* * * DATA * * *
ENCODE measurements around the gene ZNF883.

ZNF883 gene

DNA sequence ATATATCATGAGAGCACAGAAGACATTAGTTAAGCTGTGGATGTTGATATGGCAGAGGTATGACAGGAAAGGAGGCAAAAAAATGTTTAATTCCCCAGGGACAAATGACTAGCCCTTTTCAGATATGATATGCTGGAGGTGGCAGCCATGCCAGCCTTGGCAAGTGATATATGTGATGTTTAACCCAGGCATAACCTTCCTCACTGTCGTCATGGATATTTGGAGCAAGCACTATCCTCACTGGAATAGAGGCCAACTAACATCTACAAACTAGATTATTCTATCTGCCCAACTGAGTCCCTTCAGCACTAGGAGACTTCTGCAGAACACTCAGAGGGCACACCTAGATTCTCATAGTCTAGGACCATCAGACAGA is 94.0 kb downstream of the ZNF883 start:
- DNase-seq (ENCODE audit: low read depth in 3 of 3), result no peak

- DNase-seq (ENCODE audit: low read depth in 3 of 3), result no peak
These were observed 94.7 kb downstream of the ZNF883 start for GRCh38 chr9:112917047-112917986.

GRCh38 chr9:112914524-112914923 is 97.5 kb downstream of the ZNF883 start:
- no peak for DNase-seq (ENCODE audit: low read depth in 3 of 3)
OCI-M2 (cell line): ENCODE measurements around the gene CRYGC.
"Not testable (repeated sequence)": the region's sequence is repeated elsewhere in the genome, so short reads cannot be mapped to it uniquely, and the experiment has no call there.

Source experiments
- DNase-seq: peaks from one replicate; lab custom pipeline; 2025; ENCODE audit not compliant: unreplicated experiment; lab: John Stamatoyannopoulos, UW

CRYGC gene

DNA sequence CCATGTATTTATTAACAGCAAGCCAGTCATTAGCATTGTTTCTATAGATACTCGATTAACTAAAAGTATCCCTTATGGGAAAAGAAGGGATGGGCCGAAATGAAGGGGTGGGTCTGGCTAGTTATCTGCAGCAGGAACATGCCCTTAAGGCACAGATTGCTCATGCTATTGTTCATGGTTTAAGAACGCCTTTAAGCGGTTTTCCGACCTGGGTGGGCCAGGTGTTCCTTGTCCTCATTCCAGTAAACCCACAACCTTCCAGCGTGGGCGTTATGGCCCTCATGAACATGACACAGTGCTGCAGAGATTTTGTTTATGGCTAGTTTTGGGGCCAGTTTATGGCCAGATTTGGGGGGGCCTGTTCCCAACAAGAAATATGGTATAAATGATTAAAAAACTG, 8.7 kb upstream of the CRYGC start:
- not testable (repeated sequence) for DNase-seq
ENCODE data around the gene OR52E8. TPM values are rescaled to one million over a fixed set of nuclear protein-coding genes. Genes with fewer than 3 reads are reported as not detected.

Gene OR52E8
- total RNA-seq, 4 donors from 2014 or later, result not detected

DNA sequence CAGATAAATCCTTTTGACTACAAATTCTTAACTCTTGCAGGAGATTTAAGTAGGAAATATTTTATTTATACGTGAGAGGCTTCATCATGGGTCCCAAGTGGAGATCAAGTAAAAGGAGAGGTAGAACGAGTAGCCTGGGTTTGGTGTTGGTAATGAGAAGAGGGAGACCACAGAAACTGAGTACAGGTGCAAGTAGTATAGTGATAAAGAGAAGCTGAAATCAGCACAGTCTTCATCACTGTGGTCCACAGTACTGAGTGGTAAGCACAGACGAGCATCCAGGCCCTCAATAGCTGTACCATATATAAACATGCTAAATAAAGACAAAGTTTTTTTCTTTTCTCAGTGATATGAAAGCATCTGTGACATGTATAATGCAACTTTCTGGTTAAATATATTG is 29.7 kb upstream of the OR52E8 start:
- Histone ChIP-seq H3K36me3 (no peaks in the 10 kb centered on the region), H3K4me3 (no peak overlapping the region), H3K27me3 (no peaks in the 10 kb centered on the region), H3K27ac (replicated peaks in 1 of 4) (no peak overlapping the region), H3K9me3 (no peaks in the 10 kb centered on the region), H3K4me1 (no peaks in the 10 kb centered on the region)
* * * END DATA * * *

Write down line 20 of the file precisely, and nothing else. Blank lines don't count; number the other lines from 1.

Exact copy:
- Histone ChIP-seq H3K36me3 (no peaks in the 10 kb centered on the region), H3K4me3 (no peak overlapping the region), H3K27me3 (no peaks in the 10 kb centered on the region), H3K27ac (replicated peaks in 1 of 4) (no peak overlapping the region), H3K9me3 (no peaks in the 10 kb centered on the region), H3K4me1 (no peaks in the 10 kb centered on the region)